Over the past decade, her incredibly playful studies in form, subject and voice have grown in scope and scale, from a series of chapbook-length to book-length projects, all the while managing to include a healthy exploration of sexuality at every opportunity. She relishes the exploration, it would seem, both of structure and libido. As her chapbook Sex First & Then A Sandwich (above/ground press, 2012) explored love and the Canadian ghazal, other projects have played with increasingly interesting experiments into visual and concrete poetry, such as her recent chapbook Of The Body (Puddles of Sky Press, 2012). Her chapbook WELCOME TO EARTH, poems for alien(s) (BookThug, 2008) explored a lively exploration of poems as a series of introductions to humanity for alien life, and, as Kane X. Faucher wrote in his review, contained “pulsating energy flickering in a remote pocket of the universe. From here, Earl twists and imbricates themes of language and light into a kind of golden poetic braid. Earl finesses each line so that it is less broken than tapered and frayed. From light and the ocular delights, Earl moves along her corporeal register into the domain of liquidity, resolving these themes in darkness and silence.”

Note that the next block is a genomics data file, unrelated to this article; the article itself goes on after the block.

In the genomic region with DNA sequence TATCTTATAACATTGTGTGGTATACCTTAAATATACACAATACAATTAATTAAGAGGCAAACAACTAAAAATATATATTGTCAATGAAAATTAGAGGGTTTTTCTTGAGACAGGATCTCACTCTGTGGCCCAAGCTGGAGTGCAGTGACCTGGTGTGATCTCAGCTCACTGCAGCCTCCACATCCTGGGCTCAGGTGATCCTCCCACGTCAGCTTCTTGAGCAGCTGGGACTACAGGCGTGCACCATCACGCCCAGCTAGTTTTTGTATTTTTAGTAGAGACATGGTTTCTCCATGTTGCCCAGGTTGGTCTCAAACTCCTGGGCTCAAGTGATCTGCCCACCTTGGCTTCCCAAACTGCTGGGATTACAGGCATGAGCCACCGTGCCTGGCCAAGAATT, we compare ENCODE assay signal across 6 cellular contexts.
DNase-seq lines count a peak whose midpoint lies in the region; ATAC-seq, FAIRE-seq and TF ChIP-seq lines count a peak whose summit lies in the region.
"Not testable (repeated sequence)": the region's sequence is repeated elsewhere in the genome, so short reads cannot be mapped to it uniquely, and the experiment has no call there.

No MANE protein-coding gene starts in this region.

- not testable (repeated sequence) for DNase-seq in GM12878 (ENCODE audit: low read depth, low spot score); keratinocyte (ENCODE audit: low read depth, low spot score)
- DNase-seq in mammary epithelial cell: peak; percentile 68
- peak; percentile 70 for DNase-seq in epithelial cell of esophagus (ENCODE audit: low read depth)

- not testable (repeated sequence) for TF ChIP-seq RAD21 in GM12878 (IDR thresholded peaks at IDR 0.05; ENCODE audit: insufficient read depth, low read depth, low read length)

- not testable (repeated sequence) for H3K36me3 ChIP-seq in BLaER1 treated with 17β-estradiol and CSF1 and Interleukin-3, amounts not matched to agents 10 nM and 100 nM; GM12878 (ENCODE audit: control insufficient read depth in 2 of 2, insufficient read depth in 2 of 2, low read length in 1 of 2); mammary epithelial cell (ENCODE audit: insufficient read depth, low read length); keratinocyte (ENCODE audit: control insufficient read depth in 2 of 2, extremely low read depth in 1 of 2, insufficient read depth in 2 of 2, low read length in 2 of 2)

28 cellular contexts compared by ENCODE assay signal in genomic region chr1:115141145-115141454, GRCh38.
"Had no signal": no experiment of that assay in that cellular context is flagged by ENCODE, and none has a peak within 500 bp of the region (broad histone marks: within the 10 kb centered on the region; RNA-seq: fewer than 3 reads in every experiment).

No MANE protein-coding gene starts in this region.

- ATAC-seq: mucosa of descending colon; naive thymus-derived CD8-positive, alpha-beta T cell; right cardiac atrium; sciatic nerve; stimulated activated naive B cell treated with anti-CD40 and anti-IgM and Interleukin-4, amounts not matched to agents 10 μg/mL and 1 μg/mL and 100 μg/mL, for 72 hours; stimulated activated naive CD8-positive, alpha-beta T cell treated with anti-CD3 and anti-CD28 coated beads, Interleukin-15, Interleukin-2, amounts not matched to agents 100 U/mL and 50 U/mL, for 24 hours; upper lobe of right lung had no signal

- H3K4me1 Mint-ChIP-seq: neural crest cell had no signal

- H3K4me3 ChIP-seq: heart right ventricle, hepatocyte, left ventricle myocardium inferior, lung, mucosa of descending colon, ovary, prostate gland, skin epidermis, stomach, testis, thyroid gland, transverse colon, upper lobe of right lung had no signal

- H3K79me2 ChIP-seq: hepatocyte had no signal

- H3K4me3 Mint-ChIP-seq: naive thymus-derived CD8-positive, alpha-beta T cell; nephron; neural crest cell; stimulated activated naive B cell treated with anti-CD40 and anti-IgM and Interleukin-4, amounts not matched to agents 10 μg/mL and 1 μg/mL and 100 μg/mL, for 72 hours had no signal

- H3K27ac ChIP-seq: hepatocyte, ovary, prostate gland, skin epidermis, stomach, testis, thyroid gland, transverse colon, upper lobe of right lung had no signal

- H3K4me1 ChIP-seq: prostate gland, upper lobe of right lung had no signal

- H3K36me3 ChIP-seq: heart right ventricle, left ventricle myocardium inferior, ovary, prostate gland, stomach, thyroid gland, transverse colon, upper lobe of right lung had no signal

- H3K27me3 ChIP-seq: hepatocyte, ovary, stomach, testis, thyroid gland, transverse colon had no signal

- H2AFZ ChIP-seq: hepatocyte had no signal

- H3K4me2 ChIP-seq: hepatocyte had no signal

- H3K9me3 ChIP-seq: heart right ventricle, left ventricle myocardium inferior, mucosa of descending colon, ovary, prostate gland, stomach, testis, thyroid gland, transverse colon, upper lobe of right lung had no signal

One could say that the bulk of her poetry over the past decade, through various experiments in form, voice and rhythm, has focused specifically on exploring various shades (and even the contradictions) of character, from her first trade collection, Kiki, the work-in-progress “All the Catharines,” or the Eleanor of Aquitaine influenced chapbook Eleanor (above/ground press, 2007), which poet and critic Sina Queyras praised in a review on her Lemonhound: